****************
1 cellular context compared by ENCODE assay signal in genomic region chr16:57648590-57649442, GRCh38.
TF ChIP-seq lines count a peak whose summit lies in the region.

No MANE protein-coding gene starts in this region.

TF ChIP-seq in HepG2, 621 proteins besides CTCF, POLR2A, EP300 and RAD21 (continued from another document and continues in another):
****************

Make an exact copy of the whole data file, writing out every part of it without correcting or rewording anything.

1 cellular context compared by ENCODE assay signal in genomic region chr16:57648590-57649442, GRCh38.
TF ChIP-seq lines count a peak whose summit lies in the region.

No MANE protein-coding gene starts in this region.

TF ChIP-seq in HepG2, 621 proteins besides CTCF, POLR2A, EP300 and RAD21 (continued from another document and continues in another):